He was notable for arranging pieces for cabaret acts and for “reducing” scores for large orchestras into a handful of instruments. The latter talent was lauded as amazingly deft at maintaining the complex sound and structures of the original score for a small combo, but keeping the aural flavor of the original.

He was nominated for the Carbonell Award for musical direction in 2013 for his work on The Long and the Short of it, and in 2014 for The Trouble With Doug, both original works. He won the Silver Palm Award for his work on Hair and The World Goes ‘Round.

While he was exacting in his work, he easily switched gears when a director wanted something different. Auditioners praised his ability to switch keys when a performer didn’t have the right sheet music, or could adapt when the performer forgot to bring any sheet music at all.

“He played the piano like a whole orchestra. I don’t know how he played so many notes to make it sound so full, but I felt supported as a singer when he played for me,” Linser said.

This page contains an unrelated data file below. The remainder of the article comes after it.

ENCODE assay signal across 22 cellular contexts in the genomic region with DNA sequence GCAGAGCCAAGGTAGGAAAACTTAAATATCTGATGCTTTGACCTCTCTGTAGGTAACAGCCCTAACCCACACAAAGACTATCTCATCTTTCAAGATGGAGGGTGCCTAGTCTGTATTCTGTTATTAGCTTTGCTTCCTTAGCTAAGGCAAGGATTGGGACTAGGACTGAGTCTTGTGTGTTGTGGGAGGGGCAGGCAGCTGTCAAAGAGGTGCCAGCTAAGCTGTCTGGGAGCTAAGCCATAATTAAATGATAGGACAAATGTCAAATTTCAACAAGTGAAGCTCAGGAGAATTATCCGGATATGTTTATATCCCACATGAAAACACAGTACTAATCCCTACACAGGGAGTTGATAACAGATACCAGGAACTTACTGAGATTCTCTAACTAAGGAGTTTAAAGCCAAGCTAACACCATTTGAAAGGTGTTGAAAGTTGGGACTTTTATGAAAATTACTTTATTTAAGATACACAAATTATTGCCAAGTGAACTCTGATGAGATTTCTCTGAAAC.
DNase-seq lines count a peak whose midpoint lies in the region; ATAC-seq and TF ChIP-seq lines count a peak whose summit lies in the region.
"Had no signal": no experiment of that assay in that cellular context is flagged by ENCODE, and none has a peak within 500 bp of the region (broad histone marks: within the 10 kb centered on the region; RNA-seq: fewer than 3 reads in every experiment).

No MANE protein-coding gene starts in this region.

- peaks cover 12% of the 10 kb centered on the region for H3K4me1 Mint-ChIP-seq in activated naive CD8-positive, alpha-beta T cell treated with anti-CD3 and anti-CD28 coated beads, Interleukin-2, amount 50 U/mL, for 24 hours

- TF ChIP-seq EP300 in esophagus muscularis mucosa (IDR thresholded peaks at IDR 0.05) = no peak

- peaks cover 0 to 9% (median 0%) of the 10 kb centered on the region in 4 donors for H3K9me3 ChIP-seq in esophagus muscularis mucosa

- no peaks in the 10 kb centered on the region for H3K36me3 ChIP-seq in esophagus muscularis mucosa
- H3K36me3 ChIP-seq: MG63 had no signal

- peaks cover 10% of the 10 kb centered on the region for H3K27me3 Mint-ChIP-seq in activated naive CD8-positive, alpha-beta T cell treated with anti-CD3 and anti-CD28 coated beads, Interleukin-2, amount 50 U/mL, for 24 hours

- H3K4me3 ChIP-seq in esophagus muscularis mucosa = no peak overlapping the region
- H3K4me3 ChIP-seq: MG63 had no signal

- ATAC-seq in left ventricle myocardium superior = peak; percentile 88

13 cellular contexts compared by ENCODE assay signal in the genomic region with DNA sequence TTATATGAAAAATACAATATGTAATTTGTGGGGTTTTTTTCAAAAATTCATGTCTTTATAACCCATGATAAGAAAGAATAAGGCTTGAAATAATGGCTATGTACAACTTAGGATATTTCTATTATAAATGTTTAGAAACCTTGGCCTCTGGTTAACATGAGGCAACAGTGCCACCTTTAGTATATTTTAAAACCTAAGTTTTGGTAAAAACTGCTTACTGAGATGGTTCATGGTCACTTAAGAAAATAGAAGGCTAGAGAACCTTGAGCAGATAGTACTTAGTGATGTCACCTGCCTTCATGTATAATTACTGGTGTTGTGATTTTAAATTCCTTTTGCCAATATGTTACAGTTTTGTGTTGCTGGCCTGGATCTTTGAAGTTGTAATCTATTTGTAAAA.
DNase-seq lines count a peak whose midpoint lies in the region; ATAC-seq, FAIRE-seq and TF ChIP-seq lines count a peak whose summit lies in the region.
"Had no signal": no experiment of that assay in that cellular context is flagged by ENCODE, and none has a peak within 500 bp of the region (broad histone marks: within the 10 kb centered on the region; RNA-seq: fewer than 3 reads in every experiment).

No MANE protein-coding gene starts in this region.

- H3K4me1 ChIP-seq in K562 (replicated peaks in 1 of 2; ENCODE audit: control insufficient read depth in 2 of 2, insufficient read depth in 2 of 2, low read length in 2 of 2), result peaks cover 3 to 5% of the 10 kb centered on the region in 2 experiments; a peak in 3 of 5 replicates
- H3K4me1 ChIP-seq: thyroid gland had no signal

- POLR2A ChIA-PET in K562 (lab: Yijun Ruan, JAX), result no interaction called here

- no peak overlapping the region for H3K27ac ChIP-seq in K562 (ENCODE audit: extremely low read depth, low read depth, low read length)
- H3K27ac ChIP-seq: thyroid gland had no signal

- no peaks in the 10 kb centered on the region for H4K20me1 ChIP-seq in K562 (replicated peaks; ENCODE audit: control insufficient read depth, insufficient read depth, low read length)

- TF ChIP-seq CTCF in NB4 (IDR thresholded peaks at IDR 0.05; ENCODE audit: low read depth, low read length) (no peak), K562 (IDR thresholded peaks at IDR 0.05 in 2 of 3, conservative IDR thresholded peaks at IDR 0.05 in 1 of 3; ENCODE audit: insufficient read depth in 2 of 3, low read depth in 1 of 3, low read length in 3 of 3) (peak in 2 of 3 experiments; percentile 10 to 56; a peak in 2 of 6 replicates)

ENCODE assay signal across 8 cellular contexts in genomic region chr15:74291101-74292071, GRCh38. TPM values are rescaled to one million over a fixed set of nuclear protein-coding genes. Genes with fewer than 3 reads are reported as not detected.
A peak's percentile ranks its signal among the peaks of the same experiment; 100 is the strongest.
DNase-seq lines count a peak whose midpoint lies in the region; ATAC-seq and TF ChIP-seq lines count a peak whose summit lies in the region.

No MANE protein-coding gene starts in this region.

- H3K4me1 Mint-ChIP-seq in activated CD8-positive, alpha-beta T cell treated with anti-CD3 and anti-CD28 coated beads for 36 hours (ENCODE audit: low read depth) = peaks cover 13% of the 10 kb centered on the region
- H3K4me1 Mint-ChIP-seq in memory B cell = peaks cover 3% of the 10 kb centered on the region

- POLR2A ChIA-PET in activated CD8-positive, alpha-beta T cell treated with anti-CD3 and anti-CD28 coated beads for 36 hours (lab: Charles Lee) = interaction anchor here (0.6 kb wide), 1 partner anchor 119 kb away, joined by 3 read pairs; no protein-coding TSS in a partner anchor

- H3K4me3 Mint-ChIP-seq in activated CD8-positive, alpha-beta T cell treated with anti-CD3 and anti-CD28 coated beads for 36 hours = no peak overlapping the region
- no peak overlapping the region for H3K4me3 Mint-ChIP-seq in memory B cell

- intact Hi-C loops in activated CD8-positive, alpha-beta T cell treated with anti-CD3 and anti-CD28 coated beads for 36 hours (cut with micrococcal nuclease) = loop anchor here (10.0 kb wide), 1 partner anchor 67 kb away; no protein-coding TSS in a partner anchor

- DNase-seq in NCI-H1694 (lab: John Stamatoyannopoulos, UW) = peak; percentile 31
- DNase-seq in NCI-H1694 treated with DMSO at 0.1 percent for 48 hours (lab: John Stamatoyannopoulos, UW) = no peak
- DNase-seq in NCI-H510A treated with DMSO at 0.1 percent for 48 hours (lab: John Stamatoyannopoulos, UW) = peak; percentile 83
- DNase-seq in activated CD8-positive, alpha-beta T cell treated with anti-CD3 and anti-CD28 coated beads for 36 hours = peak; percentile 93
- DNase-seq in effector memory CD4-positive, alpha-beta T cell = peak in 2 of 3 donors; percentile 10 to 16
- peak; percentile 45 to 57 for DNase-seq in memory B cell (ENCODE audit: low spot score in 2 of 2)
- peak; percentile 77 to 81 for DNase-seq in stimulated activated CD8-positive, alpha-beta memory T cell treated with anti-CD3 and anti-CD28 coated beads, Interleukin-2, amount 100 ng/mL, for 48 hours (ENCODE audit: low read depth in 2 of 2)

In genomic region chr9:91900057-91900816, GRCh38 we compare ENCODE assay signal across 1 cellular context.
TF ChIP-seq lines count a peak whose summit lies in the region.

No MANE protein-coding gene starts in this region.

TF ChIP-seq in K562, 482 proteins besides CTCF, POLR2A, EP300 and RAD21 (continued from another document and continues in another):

He was born April 20, 1972 in Argentina to an Argentinian mother and American father from Michigan. The family lived in London before returning to Michigan where he grew up.

His interest in music came early and he reportedly composed a musical when he was 9 years old. He acted in musicals in high school at The Roeper School in Birmingham, Michigan, where he played Mozart in Amadeus and Seymour in Little Shop Of Horrors, said his “Audrey” of the time, Jen Cass.  As a junior in 1987, he was invited to play for Pope John Paul II during his visit to the Pontiac Silverdome.

But when he graduated in 1989, he studied and received his degree in computer programming from Michigan State University. When his parents moved to Florida, he followed to be near them and worked as a computer consultant specialist for Electronic Data Systems (EDS), which was acquired by Hewlett Packard. For the most part, he just played piano for himself, Linser said.